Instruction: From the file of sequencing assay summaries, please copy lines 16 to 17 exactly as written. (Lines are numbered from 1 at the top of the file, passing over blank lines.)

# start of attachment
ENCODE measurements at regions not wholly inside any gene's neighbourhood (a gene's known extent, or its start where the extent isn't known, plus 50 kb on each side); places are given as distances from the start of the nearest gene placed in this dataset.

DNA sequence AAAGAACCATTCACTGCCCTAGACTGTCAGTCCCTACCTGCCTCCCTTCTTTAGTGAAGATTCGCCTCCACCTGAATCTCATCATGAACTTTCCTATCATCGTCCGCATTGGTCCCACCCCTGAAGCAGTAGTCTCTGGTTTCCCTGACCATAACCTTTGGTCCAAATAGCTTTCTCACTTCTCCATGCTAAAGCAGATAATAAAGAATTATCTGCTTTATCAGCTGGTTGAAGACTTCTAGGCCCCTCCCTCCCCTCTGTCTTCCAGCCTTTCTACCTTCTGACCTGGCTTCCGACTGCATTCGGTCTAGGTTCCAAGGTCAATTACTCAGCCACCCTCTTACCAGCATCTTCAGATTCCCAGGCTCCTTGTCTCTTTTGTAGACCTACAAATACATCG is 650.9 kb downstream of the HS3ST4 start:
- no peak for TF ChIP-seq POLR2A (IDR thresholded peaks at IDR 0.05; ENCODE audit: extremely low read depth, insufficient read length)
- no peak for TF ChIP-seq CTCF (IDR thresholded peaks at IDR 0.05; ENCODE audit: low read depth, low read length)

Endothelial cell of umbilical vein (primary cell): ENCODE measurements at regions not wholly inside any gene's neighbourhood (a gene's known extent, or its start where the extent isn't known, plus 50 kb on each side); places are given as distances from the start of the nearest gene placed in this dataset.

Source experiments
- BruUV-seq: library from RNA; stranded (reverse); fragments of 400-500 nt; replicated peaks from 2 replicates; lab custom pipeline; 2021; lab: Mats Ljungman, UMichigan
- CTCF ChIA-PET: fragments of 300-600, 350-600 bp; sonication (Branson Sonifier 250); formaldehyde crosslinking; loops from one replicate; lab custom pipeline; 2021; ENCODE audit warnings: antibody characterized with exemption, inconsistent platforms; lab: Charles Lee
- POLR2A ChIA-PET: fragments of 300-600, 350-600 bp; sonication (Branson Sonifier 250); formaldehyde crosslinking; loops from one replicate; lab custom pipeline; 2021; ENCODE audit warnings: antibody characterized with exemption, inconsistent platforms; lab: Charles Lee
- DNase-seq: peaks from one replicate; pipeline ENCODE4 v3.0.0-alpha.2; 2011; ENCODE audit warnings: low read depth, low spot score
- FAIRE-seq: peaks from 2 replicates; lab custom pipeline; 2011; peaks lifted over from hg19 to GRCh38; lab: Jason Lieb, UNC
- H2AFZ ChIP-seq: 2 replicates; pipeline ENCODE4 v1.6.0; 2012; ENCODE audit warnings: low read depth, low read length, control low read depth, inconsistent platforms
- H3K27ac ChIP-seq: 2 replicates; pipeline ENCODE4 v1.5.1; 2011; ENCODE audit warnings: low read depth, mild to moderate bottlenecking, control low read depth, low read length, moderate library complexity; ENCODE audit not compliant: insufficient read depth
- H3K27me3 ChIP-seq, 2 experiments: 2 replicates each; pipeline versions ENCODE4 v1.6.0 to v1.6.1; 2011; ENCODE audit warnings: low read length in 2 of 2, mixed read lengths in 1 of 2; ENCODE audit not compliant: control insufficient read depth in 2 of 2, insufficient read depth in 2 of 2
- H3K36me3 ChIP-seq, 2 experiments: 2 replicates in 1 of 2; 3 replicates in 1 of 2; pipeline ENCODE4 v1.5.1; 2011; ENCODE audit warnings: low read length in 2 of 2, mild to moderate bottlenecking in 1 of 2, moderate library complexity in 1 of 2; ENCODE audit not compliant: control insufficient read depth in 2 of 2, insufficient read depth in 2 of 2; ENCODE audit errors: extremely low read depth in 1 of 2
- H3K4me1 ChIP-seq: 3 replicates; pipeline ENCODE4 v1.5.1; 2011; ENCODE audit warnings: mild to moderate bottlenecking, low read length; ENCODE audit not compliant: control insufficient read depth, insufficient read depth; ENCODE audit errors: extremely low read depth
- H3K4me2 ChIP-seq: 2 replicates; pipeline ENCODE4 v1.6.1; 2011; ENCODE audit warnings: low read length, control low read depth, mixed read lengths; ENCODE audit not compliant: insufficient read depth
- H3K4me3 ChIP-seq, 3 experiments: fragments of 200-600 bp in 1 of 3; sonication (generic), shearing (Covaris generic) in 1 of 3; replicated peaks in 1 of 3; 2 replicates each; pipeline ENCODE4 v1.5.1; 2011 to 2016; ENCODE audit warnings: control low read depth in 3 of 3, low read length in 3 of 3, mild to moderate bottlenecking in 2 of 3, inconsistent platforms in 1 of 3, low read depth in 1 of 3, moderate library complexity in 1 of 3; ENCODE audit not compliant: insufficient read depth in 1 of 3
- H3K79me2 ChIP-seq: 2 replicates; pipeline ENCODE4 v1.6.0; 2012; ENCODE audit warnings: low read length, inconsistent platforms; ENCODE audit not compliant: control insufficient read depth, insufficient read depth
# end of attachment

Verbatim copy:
- H3K4me1 ChIP-seq: 3 replicates; pipeline ENCODE4 v1.5.1; 2011; ENCODE audit warnings: mild to moderate bottlenecking, low read length; ENCODE audit not compliant: control insufficient read depth, insufficient read depth; ENCODE audit errors: extremely low read depth
- H3K4me2 ChIP-seq: 2 replicates; pipeline ENCODE4 v1.6.1; 2011; ENCODE audit warnings: low read length, control low read depth, mixed read lengths; ENCODE audit not compliant: insufficient read depth